The greater Eater LA team has been a fan of Monroe Place, the small Culver City shop serving thick focaccia sandwiches, for quite some time. It’s easy to understand why: The menu is charming, owner Sara Fakhfouri is a personable and warming presence behind the counter, and the sandwiches themselves are stacked and action-packed. Hovering around $15, each sandwich is a meal-plus of quality ingredients and slight surprises like the spicy serrano-cilantro spread on the Serenity Now herbed turkey sandwich, or the dill and mint in the Greek yogurt-laced Dilly Dally chicken salad. There are options for vegetarians and vegans, jamon and manchego for the rest, and each sandwich can be made into a salad on the spot — though missing out on the Bub and Grandma’s focaccia feels like a shame. In truth, there’s no wrong way to enjoy Monroe Place. 8541 Washington Boulevard, Culver City, CA 90232. —Farley Elliott

For a fancy night out with Mexico City vibes: Damian

Just because the holidays and the new year are in our collective rearview doesn’t mean celebratory dining needs to come to a halt. For anyone seeking a fancier night out, head to Damian in the Arts District. The restaurant’s moody lighting, industrial touches, and pops of greenery transport diners to Mexico City for the evening. The bar seats are a sure bet if a last-minute table isn’t available. The tostada topped with fish and furikake makes for a solid start before diving into all things wrapped in warm, corn tortillas. The lobster with luscious pineapple butter is not to be missed, same goes with the chocolate mil hojas and hibiscus meringue for dessert. 2132 E. 7th Place, Los Angeles, CA 90021. —Cathy Chaplin

For a carb-loaded weekend lunch in Santa Monica: Milo & Olive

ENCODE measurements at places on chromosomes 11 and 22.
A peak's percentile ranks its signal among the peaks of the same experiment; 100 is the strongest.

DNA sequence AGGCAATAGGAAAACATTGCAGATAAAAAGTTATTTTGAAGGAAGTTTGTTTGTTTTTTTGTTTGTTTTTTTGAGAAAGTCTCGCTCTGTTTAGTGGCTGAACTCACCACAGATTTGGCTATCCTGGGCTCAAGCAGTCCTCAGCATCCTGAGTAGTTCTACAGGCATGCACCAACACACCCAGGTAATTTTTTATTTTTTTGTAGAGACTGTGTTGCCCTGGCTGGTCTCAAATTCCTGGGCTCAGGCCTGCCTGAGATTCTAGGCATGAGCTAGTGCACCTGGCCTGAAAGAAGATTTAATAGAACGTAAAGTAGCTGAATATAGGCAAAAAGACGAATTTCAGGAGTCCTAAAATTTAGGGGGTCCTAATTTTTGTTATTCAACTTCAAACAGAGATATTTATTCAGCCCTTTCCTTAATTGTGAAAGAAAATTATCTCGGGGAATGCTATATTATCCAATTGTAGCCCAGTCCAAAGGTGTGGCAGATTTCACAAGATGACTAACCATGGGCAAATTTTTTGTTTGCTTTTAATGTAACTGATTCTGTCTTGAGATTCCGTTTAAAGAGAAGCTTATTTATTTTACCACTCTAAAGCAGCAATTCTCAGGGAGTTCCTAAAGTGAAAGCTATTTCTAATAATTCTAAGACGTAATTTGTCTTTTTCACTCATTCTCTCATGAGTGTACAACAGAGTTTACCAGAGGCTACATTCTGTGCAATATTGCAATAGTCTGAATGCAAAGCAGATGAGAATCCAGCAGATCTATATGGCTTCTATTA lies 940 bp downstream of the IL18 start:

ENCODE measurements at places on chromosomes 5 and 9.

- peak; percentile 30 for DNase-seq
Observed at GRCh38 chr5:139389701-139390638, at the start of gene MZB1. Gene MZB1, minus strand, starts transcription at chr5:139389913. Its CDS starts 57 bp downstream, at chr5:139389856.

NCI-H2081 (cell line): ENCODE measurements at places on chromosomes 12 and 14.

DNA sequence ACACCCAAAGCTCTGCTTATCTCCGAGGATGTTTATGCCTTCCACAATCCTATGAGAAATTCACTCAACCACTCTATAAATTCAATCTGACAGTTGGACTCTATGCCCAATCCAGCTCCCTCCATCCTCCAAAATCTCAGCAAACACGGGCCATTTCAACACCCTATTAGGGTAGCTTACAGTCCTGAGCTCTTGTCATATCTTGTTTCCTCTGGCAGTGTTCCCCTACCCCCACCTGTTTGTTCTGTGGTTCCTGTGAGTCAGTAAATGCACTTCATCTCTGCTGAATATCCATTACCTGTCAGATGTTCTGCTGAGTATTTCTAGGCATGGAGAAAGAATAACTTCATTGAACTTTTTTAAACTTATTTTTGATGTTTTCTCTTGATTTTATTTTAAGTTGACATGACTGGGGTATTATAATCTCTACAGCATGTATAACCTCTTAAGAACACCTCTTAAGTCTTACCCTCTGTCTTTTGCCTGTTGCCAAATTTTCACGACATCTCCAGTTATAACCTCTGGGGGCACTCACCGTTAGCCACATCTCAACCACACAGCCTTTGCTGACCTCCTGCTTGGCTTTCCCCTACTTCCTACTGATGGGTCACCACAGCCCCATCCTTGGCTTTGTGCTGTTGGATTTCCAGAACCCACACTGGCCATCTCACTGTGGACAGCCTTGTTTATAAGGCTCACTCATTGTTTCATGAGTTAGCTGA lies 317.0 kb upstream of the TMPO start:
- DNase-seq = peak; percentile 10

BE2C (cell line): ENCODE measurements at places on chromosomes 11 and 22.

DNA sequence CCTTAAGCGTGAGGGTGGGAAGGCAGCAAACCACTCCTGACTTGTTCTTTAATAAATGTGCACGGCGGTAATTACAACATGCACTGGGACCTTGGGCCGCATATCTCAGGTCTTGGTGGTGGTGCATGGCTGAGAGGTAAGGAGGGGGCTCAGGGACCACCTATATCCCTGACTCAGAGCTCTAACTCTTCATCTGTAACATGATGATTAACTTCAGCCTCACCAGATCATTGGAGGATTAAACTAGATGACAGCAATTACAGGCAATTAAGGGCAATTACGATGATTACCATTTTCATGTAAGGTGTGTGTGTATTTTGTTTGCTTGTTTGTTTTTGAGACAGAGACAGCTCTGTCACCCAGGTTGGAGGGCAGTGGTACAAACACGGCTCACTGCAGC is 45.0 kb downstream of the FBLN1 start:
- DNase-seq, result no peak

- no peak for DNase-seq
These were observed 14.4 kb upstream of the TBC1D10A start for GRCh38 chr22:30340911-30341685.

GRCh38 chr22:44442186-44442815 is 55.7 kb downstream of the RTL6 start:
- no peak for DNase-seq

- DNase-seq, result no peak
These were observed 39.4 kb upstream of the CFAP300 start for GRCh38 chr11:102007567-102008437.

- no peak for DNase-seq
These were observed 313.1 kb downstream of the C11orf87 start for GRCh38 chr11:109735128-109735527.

For some reason on a recent visit, a bunch of neighboring tables were wondering what that incredible aroma was wafting through our area. Oddly enough, a few people hadn’t even heard of the legendary garlic knot at Milo & Olive, a hulking spectacle of allium and dough. The starter is one of many carbohydrate selections at the Rustic Canyon sister restaurant in more inland Santa Monica, where blistered wood-fired pizzas topped with sausage and kale or suave bowls of carbonara reign. Don’t worry, the salads — from the chopped to the arugula and radicchio — work as fresh foils against the carb assault. Could Milo & Olive be one of LA’s most unsung neighborhood restaurants? I wish we had one on our block. 2723 Wilshire Boulevard, Santa Monica, CA 90403. —Matthew Kang

January 6, 2023

For a fiery start to the new year: Mr. T

I managed to sneak in a stellar meal at Mr. T at the tail end of last year and haven’t stopped thinking about it since. For a fiery start to 2023, snag a seat at the winding bar or a more traditional dining room table stretching into a twinkle-lighted patio. Mr. T hums with a happy crowd that’s thrilled to be in good company and treated to a menu of familiar yet dynamic food by chef Alisa Vannah. Take the signature “mac n cheese” for example. The heap of rigatoni arrives under an aerated blanket of Comté cheese that’s blowtorched tableside. It’s the kind of earthy, rich, and satisfying dish everyone craves this time of year. Restaurateur Guillaume Guedj, who relocated from Paris to LA for the venture, is never far away, making sure that smiles abound and a good time is had by all. 953 N. Sycamore Avenue, Los Angeles, CA 90038. —Cathy Chaplin